I was happy to discover, while searching out some information for this post, that the recipe is online in an article written by Burleigh Mutén, a children's author and tour guide at the Emily Dickinson Museum (they do have a lovely online store). The recipe looks delicious—I'm going to try it and, if it turns out, share some with my neighbours. You'll find the recipe HERE.

Like Emily, I sit at my desk, look out into the snow-clad garden, and gaze past my neighbour's roof top into the blue skies. I muse and watch and write my own letter to the world. And so today, I honour Miss Emily Dickinson. In her small world, she found her life and lived it beautifully. I'm inspired by that. As with my other literary heroes, I fervently hope I will one day meet her in the next life to say thank you for her gentle, poetic influence in my life. We just never know, do we, who or what our lives are touching! 

On that note, I close with a few other favourite quotes of Emily's which I hope you will enjoy.

A few quotes by Emily Dickinson

"One step at a time is all
it takes to get you there."

"Tell all the truth but tell it slant..."
(That's a good line for when we're trying to
remember our stories but the details are vague)

"The Heart wants what it wants – 
or else it does not care"
(There's no use telling it to smarten
up, for the heart will yearn.)

"If you take care of the small things,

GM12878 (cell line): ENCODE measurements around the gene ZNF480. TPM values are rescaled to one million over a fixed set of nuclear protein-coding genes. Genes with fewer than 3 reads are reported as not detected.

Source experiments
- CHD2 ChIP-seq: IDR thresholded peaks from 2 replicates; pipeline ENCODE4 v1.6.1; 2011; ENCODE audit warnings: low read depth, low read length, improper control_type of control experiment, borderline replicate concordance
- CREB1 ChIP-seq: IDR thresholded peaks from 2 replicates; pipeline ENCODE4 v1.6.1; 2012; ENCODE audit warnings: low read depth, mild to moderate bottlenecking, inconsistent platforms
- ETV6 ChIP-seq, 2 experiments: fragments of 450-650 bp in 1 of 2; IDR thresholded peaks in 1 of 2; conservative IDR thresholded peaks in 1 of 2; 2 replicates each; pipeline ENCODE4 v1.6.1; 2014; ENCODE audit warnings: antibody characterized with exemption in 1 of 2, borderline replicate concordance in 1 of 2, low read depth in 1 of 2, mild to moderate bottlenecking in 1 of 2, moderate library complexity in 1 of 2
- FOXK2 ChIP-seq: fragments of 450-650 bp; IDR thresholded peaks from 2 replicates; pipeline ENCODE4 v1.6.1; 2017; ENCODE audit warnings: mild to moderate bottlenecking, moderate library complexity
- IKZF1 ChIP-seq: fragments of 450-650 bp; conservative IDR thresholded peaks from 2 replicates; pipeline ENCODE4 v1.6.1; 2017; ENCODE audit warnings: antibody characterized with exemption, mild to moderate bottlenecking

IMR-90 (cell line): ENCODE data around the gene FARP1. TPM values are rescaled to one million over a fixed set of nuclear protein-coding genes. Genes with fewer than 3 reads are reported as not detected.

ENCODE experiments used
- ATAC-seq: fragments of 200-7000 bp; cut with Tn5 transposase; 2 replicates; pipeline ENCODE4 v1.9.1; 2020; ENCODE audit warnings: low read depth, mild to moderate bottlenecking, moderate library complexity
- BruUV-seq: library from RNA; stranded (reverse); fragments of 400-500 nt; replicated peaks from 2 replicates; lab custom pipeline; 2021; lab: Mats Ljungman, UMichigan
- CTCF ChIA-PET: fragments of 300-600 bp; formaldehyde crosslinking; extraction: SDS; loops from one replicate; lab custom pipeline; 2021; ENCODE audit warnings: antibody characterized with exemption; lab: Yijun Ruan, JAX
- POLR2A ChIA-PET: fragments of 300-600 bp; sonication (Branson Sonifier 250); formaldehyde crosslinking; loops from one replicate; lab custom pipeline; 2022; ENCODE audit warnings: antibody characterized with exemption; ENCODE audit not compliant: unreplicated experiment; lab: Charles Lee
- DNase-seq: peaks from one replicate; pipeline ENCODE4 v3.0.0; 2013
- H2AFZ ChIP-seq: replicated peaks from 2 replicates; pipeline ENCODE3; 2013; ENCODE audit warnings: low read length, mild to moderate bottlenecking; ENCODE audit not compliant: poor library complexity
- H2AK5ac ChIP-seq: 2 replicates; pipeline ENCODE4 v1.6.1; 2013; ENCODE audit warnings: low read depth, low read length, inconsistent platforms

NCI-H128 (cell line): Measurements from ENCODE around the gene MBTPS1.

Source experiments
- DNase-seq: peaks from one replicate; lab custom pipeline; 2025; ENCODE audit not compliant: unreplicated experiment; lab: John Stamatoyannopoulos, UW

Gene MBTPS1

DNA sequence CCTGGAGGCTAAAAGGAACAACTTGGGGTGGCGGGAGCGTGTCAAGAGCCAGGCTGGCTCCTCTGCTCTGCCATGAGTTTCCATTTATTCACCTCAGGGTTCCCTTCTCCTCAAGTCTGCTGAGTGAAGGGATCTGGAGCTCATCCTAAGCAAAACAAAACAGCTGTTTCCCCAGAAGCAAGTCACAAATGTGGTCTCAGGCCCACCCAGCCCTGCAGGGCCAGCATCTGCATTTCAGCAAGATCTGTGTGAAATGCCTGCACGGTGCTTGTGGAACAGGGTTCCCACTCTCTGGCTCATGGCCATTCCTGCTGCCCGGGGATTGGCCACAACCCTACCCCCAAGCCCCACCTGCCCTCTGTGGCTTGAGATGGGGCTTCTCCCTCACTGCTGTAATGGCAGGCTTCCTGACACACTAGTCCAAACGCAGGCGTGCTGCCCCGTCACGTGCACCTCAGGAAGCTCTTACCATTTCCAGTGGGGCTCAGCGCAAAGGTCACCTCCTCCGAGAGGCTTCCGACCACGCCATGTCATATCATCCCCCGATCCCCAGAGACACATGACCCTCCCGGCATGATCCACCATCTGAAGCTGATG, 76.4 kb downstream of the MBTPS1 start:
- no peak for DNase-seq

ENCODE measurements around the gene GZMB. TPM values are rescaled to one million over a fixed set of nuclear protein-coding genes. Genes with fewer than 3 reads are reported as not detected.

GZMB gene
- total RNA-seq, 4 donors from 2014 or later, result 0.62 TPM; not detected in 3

the big things take care of themselves. You
can gain more control over your life by paying
closer attention to the little things."

"Saying nothing...
sometimes says the most."

"If I feel physically as if the top of my head
were taken off, I know that is poetry."
(For me, it's as if my skin wants to burst
like an overripe tomato.)

"They might not need me; but they might.
I'll let my head be just in sight; a smile as small
as mine might be precisely their necessity."

Links to My Earlier Literary Heroes Posts

On that note, I'm wishing you a beautiful weekend—and don't
forget, it could be your smile that fits precisely someone's necessity today.

Heart hugs,
Photo credit:
Images by Brenda @ It's A Beautiful Life


  1. Brenda, you have really opened my eyes today. I had no idea of the fascinating history behind the poet that I admire so much. I wonder why she became reclusive. I wonder how she seemed to know and understand in such depth .
    'Hope' will always mean so much to me.

    1. I wonder if Emily recognized that, in order to write, she'd need to keep time and space sacrosant for what she felt pulled to write. She would have been busy in the home, especially if she did much of the cooking and baking. I read that the mother was ill towards the end of her life, and it became a fulltime job as Emily cared for her. Thanks, Barbara, for sharing your thoughts. xo

  2. Continued..........what an interesting article written by Burleigh Muten. Thank you for further glimpses into the life of Emily.

    1. I'm so glad you enjoyed that article. It was so interesting.

  3. I'm thrilled with all of the quotes you've included here. As someone who admires writers who say much in few words, I'm enthralled with Emily Dickinson. I would have loved to meet her, but perhaps she led such a reclusive life that she wouldn't have wanted to meet me.